Good info Dan. I can tell that I've done most of the things on your list and I've found that Biznik has been very profitable for me over the last year. I believe that I've made about $2,000.00 from contacts that I've met through Biznik and I've spent less then $300.00 Art T.
10 steps to more profitable online business networking
Business networking sites are a great place to promote your business and build profitable relationships. Here are some simple steps to follow to grow your business using online networks.
Business networking sites are a great place to promote yourself and build profitable relationships. Here are some simple steps to follow to grow your business using online networks such as LinkedIn, Xing and Biznik.
1. Complete your profile.
Put some time into fleshing out your profile concisely - it's well worth the effort. Don't leave your profile incomplete, or without photos. Simply adding a photo to your profile will nearly double the number of people who view your profile.
2. Think like a search engine.
Networking is, for independent professionals at least, all about putting yourself out there and getting noticed. Not just by people, but also by search engines. When you complete your profile, try to imagine what search terms a potential client would use to find you. Include those terms as prominently as possible on your profile - on Biznik it's your job description field - because that's what gets weighted most heavily by search engines.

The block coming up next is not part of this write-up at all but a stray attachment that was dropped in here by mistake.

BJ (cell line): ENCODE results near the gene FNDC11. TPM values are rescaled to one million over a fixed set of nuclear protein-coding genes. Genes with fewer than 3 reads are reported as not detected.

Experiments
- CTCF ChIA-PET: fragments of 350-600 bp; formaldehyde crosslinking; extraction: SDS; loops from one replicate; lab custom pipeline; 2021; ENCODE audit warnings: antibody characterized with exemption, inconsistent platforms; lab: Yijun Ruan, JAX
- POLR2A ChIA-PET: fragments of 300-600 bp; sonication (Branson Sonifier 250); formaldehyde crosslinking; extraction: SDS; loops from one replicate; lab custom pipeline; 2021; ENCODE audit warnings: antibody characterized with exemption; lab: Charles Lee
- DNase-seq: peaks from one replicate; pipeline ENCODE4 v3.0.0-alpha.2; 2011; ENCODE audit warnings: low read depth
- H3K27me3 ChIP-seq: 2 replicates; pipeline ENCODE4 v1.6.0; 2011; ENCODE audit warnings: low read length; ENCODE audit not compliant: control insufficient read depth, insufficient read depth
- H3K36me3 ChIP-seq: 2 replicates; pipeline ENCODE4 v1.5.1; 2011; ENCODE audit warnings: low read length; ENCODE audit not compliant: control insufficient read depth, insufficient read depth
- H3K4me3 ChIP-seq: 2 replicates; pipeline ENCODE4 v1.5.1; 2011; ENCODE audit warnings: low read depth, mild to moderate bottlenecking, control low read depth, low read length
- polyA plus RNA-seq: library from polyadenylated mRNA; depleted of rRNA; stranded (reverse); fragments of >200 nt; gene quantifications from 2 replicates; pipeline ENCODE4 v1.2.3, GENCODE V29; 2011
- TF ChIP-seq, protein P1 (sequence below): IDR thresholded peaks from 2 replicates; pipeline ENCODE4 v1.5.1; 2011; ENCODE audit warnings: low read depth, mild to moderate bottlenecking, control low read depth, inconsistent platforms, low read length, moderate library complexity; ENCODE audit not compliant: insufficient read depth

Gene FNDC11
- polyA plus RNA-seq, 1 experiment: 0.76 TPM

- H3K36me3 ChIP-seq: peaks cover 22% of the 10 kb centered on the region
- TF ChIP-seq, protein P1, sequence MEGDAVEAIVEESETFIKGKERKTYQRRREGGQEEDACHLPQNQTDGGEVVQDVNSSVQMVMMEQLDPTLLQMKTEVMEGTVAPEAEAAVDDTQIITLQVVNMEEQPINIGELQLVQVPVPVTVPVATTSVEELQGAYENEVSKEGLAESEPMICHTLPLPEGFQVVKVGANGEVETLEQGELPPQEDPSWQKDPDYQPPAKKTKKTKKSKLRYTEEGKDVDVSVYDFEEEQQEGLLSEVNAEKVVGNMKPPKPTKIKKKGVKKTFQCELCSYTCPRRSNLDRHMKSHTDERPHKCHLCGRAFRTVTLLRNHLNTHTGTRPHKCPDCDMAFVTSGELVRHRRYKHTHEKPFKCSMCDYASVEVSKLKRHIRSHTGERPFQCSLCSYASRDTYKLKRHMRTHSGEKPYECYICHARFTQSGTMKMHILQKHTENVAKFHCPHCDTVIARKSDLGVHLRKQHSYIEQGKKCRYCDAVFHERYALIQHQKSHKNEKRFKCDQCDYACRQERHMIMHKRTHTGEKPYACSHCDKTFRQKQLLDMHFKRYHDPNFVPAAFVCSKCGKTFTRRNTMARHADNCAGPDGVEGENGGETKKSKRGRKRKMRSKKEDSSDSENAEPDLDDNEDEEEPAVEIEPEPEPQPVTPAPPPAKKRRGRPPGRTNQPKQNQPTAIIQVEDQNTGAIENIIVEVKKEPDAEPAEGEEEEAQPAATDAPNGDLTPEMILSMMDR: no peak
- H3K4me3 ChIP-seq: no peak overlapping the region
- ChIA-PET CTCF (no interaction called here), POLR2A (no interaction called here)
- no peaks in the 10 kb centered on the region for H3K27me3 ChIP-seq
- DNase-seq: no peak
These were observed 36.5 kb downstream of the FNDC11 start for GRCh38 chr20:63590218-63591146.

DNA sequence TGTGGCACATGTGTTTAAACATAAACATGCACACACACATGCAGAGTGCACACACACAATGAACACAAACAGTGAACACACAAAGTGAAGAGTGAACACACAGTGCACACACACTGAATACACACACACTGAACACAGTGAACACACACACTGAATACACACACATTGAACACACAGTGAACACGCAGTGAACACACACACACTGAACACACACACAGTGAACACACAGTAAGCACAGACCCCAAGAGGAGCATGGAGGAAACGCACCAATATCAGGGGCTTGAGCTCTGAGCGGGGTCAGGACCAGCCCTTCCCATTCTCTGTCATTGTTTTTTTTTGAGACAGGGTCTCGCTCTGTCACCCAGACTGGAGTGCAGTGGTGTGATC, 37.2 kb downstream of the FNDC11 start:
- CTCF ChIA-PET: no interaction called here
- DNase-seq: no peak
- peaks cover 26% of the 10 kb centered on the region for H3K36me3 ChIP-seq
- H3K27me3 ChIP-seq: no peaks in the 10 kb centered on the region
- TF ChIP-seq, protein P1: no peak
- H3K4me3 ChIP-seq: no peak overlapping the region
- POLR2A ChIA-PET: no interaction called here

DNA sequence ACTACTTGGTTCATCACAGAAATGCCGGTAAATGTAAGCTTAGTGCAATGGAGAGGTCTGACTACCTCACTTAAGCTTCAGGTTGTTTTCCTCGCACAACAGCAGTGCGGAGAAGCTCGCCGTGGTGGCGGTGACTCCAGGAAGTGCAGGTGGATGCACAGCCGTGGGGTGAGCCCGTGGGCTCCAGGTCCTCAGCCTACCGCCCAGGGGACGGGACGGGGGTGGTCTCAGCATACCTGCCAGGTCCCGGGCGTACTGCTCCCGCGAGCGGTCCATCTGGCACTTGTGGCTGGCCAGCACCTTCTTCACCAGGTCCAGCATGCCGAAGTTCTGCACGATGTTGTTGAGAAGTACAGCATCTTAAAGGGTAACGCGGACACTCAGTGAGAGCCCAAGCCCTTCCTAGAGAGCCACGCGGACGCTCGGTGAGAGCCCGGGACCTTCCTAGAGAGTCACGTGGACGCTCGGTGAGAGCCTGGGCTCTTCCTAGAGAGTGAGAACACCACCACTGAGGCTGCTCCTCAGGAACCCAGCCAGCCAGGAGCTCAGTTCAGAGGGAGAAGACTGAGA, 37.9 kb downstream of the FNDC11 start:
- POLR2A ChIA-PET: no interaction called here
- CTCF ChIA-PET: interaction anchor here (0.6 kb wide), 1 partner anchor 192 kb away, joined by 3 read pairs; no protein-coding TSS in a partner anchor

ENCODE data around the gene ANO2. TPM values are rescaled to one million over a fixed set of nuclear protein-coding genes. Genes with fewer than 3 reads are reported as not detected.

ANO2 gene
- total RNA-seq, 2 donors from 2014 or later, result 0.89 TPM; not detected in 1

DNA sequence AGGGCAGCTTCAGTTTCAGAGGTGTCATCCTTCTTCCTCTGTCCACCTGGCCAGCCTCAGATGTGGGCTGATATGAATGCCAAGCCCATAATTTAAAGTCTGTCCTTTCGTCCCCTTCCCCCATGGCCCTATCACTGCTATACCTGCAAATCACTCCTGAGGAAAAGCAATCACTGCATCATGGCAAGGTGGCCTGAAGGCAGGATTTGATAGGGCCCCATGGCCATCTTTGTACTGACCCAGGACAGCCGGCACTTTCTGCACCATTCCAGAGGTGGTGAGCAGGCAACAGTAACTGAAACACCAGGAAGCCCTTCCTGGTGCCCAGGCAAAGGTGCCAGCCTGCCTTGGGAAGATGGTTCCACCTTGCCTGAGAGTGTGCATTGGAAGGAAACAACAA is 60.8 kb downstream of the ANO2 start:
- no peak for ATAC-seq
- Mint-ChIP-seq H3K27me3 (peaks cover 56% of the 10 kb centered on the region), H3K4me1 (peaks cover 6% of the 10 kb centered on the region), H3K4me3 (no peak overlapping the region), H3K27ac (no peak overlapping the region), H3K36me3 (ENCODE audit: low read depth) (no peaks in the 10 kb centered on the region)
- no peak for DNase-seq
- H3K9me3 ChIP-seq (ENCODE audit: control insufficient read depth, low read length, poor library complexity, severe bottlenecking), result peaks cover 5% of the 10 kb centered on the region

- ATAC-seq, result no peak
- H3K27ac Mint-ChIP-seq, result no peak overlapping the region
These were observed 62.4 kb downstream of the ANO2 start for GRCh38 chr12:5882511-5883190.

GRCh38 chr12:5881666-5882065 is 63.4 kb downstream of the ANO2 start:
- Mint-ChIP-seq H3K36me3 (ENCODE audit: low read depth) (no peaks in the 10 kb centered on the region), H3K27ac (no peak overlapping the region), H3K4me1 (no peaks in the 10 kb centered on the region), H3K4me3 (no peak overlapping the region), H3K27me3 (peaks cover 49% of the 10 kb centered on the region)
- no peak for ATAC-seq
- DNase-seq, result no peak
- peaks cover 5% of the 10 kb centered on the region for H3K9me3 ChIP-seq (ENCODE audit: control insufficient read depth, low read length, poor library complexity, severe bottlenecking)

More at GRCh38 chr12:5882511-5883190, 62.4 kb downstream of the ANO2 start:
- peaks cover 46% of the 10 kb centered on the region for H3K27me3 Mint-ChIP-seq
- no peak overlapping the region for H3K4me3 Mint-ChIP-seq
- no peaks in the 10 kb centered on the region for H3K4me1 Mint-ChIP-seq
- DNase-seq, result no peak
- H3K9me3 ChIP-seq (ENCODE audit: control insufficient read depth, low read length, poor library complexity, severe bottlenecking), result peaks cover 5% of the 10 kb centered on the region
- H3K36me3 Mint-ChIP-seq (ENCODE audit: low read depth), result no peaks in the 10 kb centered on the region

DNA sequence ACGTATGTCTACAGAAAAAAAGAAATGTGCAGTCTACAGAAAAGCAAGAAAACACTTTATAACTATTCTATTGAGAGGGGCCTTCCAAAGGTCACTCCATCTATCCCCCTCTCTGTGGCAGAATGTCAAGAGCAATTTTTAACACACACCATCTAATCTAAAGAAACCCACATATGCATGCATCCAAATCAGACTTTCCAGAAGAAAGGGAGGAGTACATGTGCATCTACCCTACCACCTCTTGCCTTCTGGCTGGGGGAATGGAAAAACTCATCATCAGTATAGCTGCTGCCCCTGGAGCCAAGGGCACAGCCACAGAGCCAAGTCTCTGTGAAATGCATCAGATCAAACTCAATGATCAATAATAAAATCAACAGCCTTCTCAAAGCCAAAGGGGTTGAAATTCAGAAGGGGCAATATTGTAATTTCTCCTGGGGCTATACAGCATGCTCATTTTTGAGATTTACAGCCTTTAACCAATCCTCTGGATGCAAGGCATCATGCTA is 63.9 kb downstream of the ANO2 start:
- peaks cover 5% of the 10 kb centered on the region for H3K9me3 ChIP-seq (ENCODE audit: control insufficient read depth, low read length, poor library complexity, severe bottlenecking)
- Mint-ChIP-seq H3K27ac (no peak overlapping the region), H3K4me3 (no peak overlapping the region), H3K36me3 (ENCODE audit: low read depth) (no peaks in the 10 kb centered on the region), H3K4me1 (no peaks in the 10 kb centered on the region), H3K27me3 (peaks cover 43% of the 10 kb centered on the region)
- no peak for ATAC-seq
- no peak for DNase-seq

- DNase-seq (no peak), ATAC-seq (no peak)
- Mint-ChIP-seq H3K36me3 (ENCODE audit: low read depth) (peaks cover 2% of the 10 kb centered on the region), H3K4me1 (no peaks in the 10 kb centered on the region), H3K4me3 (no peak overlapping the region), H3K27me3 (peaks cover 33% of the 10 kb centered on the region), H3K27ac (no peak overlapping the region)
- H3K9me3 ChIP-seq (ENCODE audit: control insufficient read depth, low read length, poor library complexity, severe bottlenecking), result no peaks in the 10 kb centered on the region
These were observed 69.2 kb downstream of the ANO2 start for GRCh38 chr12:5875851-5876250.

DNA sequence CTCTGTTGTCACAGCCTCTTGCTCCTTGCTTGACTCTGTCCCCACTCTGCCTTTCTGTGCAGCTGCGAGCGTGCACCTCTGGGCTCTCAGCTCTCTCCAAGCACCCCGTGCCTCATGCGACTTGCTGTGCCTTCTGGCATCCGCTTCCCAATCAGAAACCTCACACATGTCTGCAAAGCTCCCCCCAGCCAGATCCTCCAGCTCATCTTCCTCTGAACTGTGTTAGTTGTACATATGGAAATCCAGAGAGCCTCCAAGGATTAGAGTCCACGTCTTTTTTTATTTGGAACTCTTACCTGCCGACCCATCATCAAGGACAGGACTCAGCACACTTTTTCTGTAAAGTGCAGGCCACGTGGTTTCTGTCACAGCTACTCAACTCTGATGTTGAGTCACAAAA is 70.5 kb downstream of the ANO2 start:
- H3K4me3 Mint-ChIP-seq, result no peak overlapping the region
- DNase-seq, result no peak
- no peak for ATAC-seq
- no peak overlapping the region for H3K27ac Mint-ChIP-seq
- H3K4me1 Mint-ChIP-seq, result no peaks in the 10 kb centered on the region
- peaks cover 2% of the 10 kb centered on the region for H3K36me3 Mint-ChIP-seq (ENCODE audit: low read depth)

3. Show up.
You've heard the saying "Ninety percent of success in life is showing up." And it's true, both online and face to face. Participate in forum conversations. Ask questions, and offer answers. And if the network you belong to offers face-to-face events, pick one that looks interesting to you and show up.
4. Show up with friends.
Just like walking into a room full of strangers is easier with a friend, so too is it easier to enter an online community with a few friends. You can ask them to give you compliments, comment on your first posts, and accompany you to live events. Invite as many people as you can to join you online, and you'll have a running start toward getting more connected.
5. Participate in discussions.
Many business networks have a new member forum, where you can immediately introduce yourself to the community. Say something other than simply "hello" - a great way to start a conversation is to ask a question or reveal something interesting about yourself. Don't be afraid to be interesting!
6. Talk first, sell later.
Establish a common connection with someone before attempting to sell something to them. Don't send canned messages to anyone - it's frequently a violation of the terms of service on business networking websites, and it's a turn-off for anyone who receives your message.
7. Don't immedately ask strangers to join your network.
Many people regard this as rude and intrusive, sort of like asking someone to be your friend in real life immediately after meeting them. Take the time to establish a connection before inviting someone to join your network.
8. Ask for an introduction.
Once you've identified someone you'd like to meet, check to see if anyone in your network knows them. Virtually every online business network has a tool that allows you to see mutal connections, and provides an easy way to ask them to make an introduction. Use it!
9. Be helpful.